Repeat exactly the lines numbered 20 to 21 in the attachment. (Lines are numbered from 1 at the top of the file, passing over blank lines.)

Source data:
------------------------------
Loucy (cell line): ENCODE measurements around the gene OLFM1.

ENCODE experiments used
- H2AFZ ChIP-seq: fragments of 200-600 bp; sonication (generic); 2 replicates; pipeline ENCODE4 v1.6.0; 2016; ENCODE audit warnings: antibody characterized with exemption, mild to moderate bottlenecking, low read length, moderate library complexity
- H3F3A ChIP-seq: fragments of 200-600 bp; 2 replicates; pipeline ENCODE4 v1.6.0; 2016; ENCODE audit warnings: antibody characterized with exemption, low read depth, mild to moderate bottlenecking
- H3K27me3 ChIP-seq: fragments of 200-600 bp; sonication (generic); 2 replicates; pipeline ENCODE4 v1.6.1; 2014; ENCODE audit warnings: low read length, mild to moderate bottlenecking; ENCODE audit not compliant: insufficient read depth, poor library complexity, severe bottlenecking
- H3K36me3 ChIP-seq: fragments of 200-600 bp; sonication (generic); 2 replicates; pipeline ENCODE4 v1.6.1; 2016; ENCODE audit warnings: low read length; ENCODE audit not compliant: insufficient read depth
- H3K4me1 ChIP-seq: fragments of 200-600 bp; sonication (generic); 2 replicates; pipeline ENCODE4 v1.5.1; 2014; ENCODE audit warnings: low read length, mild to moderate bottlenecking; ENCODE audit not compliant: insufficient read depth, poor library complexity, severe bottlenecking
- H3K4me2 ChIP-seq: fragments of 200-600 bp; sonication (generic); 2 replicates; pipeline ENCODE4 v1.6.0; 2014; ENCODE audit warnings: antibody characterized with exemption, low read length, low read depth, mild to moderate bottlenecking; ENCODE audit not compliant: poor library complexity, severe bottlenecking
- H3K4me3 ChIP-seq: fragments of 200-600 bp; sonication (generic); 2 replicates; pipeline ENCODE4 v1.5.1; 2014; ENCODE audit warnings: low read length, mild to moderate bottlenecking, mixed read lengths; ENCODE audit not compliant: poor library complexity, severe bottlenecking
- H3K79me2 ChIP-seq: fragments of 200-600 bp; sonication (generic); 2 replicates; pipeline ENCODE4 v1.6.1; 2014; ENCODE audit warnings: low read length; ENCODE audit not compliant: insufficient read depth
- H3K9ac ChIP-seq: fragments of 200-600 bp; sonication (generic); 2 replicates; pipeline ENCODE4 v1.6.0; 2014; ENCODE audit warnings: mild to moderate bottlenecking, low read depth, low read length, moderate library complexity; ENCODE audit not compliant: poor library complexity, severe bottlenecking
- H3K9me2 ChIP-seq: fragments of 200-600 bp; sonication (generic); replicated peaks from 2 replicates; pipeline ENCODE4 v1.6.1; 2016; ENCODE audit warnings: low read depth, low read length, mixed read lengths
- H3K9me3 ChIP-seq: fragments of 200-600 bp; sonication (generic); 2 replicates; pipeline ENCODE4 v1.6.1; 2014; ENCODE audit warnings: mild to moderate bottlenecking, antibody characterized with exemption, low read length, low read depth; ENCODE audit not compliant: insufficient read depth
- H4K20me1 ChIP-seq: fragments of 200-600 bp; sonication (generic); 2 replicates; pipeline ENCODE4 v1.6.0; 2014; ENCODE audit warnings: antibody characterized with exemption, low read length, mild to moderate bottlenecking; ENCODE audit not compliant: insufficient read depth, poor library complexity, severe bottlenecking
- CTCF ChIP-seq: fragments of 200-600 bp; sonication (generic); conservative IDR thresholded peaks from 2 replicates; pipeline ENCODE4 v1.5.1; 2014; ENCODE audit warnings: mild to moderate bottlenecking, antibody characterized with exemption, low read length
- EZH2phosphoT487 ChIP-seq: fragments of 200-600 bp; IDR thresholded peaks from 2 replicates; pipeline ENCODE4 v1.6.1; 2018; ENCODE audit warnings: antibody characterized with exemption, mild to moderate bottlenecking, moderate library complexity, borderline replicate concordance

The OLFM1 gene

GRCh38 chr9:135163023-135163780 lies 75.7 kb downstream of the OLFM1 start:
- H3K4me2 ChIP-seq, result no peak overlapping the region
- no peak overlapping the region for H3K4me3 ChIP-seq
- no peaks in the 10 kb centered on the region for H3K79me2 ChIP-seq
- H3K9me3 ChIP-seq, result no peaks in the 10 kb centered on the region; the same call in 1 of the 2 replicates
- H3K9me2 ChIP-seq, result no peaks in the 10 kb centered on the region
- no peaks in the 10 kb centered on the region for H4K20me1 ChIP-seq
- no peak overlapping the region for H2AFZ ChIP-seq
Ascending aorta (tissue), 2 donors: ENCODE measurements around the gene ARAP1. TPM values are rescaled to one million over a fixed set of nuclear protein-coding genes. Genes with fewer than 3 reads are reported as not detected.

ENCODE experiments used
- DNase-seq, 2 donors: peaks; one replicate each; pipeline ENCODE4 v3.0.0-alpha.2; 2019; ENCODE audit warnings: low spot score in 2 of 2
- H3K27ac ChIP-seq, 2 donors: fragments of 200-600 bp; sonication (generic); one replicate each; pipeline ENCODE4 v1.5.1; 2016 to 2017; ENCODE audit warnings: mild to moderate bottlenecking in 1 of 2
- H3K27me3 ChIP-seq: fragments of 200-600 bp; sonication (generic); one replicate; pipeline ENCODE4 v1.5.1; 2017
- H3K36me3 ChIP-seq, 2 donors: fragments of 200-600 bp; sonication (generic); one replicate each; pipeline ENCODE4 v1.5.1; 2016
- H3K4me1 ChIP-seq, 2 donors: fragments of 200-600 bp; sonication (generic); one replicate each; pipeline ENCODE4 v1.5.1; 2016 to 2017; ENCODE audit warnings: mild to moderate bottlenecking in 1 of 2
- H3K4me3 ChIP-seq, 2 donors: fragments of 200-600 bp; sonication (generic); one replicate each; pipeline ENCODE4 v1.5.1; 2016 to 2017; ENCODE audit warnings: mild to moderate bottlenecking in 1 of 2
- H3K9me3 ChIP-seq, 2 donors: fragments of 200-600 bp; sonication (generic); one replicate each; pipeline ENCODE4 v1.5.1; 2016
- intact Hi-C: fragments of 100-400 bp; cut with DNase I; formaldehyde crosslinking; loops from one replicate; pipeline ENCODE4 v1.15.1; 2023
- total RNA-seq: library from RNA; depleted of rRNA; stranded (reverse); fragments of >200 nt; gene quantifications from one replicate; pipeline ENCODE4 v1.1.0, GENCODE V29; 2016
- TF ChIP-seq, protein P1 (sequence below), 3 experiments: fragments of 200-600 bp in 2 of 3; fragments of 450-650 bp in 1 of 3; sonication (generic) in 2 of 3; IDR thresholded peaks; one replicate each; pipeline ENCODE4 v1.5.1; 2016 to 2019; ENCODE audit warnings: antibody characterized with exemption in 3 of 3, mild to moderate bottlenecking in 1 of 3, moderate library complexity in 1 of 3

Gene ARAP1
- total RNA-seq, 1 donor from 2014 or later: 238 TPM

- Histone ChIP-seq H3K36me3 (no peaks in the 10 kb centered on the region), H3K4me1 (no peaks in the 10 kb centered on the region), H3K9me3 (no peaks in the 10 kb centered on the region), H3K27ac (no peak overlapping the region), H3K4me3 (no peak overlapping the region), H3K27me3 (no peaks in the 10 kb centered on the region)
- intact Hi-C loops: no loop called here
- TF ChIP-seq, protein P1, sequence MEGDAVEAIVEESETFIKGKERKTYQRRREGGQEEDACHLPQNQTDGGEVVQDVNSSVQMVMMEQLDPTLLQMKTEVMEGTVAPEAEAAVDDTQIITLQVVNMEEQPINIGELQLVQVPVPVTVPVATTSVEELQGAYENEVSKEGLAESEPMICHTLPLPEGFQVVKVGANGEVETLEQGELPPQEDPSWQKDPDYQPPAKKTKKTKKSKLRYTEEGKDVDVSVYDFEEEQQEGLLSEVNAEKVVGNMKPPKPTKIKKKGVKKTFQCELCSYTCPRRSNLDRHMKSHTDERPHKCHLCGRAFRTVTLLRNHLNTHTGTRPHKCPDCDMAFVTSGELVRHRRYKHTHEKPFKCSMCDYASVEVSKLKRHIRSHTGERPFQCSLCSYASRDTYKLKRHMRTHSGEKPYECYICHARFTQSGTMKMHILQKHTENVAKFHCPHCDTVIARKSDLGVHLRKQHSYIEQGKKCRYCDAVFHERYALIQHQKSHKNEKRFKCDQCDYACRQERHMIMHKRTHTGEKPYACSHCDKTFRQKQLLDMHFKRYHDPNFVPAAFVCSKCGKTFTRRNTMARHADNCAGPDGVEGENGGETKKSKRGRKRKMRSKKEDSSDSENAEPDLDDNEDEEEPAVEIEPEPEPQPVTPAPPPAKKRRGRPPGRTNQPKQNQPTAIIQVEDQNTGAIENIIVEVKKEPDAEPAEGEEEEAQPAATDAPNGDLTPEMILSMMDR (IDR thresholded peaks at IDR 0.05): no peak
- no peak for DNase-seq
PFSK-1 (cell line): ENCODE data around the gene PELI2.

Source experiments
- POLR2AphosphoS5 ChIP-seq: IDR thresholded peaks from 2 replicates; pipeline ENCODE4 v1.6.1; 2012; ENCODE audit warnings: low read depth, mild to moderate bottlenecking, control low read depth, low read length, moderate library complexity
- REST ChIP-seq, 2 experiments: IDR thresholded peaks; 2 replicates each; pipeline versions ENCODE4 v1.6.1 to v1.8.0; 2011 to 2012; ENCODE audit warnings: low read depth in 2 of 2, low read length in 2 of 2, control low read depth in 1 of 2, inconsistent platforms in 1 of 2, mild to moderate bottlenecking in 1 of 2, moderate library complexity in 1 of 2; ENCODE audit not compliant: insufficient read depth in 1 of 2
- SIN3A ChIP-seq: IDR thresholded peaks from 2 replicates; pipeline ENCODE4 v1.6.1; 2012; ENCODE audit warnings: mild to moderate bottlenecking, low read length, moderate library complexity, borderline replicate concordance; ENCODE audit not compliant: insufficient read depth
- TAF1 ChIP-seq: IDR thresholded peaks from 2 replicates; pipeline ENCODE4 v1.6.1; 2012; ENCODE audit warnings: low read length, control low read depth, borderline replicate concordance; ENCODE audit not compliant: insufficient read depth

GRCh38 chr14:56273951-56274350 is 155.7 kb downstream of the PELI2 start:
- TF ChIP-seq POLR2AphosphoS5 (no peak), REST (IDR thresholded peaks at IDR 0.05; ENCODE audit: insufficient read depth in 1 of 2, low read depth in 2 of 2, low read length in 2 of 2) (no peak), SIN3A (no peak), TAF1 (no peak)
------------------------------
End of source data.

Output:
- no peak overlapping the region for H3K4me3 ChIP-seq
- no peaks in the 10 kb centered on the region for H3K79me2 ChIP-seq